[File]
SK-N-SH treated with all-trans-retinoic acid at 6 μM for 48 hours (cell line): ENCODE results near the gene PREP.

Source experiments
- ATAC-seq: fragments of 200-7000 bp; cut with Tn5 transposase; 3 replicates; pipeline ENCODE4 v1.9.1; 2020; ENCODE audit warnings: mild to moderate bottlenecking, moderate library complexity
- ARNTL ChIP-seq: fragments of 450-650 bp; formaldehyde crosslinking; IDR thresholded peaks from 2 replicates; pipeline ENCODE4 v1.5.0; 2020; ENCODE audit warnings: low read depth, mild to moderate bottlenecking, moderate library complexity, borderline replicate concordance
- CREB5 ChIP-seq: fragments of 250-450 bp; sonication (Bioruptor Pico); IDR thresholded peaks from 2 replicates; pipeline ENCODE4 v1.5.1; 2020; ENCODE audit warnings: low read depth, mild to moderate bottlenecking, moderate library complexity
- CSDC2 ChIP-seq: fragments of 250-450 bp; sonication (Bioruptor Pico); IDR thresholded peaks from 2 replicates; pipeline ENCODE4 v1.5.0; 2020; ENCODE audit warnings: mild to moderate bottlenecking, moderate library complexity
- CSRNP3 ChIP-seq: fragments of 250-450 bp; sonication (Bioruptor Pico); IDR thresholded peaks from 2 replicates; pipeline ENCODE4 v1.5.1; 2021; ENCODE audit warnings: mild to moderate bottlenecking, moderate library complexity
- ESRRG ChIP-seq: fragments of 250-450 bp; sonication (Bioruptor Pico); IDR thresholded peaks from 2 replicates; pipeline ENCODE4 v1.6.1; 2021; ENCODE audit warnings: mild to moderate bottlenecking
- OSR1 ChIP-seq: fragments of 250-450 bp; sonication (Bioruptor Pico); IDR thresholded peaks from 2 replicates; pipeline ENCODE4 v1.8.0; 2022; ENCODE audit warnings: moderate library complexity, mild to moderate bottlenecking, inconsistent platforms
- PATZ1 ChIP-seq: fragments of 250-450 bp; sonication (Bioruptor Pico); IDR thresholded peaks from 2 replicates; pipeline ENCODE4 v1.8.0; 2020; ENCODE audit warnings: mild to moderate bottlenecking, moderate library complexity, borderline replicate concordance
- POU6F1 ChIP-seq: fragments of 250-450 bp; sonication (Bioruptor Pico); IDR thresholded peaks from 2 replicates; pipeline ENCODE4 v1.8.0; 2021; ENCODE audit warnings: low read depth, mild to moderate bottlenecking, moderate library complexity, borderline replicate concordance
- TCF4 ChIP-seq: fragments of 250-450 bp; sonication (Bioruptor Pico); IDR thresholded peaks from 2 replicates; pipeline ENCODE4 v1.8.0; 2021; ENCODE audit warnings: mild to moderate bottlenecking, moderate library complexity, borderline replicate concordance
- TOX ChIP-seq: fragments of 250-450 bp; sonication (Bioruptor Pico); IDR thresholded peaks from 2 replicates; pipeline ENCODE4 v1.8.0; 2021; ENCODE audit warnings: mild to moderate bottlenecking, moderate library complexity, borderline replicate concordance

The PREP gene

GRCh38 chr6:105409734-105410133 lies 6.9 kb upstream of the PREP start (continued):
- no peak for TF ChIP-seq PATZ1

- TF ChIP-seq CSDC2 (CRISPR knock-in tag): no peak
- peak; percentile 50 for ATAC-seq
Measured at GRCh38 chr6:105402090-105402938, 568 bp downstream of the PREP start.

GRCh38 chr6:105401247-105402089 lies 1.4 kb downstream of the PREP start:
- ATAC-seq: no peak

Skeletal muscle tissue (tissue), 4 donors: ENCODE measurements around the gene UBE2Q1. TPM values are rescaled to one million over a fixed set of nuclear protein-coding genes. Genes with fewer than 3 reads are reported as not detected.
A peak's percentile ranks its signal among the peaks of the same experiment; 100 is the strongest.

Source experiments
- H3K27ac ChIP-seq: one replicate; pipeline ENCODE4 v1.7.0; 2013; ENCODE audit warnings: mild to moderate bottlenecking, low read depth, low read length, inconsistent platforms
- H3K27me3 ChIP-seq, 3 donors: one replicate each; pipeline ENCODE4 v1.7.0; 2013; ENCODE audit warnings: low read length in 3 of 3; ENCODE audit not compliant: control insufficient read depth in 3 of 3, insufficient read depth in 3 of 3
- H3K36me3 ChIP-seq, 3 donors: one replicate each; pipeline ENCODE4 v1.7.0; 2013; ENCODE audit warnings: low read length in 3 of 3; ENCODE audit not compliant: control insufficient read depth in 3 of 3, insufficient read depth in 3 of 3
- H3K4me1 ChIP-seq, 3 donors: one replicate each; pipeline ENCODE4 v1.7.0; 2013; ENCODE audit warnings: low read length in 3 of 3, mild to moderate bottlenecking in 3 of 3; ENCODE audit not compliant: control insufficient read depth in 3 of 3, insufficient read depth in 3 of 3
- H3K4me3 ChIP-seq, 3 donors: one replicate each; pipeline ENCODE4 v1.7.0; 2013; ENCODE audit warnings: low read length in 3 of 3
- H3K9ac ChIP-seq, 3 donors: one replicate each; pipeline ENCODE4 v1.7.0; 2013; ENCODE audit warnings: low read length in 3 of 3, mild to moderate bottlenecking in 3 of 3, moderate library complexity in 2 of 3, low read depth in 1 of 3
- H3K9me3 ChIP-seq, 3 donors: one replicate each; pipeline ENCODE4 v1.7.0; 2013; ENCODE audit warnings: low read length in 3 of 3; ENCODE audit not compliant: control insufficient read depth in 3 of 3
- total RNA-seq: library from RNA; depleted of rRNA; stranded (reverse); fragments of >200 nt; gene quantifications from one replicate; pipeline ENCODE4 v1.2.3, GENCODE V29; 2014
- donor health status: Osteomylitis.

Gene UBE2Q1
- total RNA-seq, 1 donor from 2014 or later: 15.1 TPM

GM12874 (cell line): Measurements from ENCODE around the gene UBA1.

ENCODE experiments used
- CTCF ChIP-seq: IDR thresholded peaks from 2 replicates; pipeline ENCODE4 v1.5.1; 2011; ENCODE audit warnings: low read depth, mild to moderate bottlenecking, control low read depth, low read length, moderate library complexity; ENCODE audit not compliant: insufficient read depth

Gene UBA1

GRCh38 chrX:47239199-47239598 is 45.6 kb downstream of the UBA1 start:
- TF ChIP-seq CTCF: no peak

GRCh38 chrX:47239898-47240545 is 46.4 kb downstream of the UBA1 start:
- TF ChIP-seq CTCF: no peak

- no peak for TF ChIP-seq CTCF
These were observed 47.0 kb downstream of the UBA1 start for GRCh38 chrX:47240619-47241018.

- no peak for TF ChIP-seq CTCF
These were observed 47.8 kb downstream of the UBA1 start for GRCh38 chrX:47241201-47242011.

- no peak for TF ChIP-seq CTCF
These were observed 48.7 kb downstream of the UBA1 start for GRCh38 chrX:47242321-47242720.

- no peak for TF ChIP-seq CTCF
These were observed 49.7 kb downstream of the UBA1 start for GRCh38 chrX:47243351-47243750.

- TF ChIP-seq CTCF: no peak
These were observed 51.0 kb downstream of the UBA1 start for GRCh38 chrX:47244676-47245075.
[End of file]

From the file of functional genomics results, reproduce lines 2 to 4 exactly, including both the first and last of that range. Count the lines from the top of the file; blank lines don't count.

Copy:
Source experiments
- ATAC-seq: fragments of 200-7000 bp; cut with Tn5 transposase; 3 replicates; pipeline ENCODE4 v1.9.1; 2020; ENCODE audit warnings: mild to moderate bottlenecking, moderate library complexity
- ARNTL ChIP-seq: fragments of 450-650 bp; formaldehyde crosslinking; IDR thresholded peaks from 2 replicates; pipeline ENCODE4 v1.5.0; 2020; ENCODE audit warnings: low read depth, mild to moderate bottlenecking, moderate library complexity, borderline replicate concordance